All said and done, I really like how Samsung has taken good feedback and toned down Experience UI from the days of the heavy-handed TouchWiz.
Samsung Galaxy A9 camera: an exercise in excess
Okay, shall we finally talk about the four cameras on the Samsung Galaxy A9? I am not going over the specs (you can check it out from the Mr. Phone app) but what you need to know is that apart from the primary camera, you get a wide-angle camera, a telephoto camera with 2x optical zoom, and the final one for depth sensing. That’s not it, the camera app is also loaded with features. Here are my favourite ones:
- The app has three buttons to switch directly between the wide, telephoto, and regular modes. I find that pretty intuitive really.
- There is a special Scene Optimiser mode from the more expensive flagship phones that is pretty useful in optimising shots for specific scenes. For example, the camera can immediately recognise a landscape scenario and change the settings accordingly.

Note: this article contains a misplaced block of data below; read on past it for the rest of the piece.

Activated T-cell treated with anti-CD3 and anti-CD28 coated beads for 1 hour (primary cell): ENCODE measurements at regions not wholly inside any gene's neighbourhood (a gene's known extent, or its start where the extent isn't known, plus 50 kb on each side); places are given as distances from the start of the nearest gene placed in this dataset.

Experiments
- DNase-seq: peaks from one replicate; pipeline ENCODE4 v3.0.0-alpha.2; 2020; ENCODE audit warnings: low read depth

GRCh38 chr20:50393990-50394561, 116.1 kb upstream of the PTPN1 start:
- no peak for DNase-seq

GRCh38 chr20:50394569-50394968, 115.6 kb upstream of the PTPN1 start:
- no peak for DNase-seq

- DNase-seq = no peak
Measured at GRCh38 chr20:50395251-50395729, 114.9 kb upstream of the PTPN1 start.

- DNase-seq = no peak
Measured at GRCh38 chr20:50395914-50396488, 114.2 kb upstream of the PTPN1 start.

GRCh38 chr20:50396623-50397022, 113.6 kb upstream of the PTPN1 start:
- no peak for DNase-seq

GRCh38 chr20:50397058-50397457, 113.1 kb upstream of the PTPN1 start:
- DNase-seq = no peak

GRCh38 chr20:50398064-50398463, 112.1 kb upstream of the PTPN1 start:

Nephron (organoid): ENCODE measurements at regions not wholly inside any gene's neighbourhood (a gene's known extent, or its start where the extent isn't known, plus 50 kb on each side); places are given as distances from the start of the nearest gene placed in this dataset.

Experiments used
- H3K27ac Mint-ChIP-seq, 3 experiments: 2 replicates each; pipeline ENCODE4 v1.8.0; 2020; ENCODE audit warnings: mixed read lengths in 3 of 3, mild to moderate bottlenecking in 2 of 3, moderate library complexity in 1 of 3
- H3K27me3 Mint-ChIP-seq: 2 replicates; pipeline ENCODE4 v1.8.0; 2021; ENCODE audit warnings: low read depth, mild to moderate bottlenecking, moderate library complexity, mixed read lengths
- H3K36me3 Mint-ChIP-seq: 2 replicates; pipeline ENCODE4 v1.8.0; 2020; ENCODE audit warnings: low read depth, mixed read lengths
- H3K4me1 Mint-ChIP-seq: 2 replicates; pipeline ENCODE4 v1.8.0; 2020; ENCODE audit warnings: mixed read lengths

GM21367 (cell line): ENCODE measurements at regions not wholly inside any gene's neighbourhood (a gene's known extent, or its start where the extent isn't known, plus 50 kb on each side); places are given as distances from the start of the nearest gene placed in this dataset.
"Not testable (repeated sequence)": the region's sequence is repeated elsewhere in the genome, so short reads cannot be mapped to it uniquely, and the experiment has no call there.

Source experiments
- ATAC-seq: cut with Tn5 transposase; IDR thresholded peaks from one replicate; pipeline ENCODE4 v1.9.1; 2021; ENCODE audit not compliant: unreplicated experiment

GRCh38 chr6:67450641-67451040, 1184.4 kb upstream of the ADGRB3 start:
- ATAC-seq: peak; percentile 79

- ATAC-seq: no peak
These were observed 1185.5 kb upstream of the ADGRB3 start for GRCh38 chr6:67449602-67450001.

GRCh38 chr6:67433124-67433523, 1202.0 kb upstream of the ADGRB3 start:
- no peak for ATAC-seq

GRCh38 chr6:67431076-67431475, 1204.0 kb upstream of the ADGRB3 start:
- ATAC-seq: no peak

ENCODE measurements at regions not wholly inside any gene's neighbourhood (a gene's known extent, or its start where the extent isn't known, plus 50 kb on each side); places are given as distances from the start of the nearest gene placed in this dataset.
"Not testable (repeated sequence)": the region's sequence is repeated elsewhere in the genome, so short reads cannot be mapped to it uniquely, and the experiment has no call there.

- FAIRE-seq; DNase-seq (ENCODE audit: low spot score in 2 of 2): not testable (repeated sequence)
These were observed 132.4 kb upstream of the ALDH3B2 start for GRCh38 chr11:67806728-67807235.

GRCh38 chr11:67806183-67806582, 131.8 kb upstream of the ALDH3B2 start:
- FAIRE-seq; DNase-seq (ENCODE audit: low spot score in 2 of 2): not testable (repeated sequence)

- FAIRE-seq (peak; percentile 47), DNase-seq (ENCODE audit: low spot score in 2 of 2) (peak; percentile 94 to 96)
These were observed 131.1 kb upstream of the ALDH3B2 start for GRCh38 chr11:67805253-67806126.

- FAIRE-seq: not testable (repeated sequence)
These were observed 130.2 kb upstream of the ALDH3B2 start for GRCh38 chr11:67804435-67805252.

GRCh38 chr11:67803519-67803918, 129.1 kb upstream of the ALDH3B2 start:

- My favourite feature of all is the flaw detection feature. It can immediately tell if someone has blinked or not. That comes in handy so many times if someone moves in the picture. I noticed in my testing that Flaw Detection was not very aggressive but it did work many times.
- There’s also the Super Slow Motion video recording option and I am not a fan of that feature honestly.
Coming to the performance of the cameras. I have a detailed camera comparison of the Galaxy A9 with the OnePlus 6T and the Poco F1 coming soon. But you know what, if you don’t read my comparison and just look at the samples, you will feel that the camera takes great shots. And for the most part, if you are just going to be uploading to Instagram or Facebook the Galaxy A9’s images are great. However, you know Mr. Phone, we love to pixel peep and take a closer look at stuff: